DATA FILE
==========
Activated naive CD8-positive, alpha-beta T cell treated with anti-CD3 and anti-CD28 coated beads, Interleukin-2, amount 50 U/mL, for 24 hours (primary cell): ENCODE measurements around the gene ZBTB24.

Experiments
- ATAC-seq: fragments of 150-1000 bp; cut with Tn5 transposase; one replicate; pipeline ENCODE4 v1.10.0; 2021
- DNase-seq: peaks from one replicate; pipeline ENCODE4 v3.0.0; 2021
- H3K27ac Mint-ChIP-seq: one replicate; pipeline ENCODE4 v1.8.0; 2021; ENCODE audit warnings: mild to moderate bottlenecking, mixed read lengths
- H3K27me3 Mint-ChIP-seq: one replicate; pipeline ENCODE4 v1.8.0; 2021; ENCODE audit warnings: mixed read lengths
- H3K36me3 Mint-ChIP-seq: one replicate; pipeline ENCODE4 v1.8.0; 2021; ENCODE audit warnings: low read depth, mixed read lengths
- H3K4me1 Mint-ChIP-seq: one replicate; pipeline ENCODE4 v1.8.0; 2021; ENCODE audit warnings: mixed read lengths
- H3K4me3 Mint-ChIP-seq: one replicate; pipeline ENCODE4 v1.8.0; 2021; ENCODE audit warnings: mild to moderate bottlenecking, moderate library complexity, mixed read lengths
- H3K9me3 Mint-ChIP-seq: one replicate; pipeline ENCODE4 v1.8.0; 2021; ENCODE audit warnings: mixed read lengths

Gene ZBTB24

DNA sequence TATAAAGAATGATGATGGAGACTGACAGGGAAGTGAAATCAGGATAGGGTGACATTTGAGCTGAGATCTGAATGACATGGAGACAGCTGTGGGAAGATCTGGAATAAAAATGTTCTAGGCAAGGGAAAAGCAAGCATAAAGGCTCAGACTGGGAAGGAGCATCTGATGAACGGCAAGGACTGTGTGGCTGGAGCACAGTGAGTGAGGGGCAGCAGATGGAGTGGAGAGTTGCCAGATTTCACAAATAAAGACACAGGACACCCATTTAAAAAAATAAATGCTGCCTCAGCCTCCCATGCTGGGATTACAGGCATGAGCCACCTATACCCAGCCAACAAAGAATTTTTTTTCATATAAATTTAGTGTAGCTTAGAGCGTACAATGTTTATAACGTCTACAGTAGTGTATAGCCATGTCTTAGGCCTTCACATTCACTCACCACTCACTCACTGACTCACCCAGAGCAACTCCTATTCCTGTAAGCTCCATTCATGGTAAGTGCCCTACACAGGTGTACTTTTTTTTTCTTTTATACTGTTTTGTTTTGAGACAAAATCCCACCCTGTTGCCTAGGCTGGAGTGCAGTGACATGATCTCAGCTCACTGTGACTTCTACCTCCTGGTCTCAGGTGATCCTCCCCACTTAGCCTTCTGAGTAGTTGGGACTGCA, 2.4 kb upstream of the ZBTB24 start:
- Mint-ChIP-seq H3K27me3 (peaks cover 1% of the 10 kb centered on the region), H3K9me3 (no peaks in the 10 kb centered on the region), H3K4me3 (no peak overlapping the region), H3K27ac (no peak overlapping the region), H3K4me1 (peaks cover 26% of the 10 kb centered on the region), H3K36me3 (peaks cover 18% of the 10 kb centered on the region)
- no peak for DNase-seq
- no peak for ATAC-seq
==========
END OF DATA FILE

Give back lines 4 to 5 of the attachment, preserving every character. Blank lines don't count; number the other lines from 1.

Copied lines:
- DNase-seq: peaks from one replicate; pipeline ENCODE4 v3.0.0; 2021
- H3K27ac Mint-ChIP-seq: one replicate; pipeline ENCODE4 v1.8.0; 2021; ENCODE audit warnings: mild to moderate bottlenecking, mixed read lengths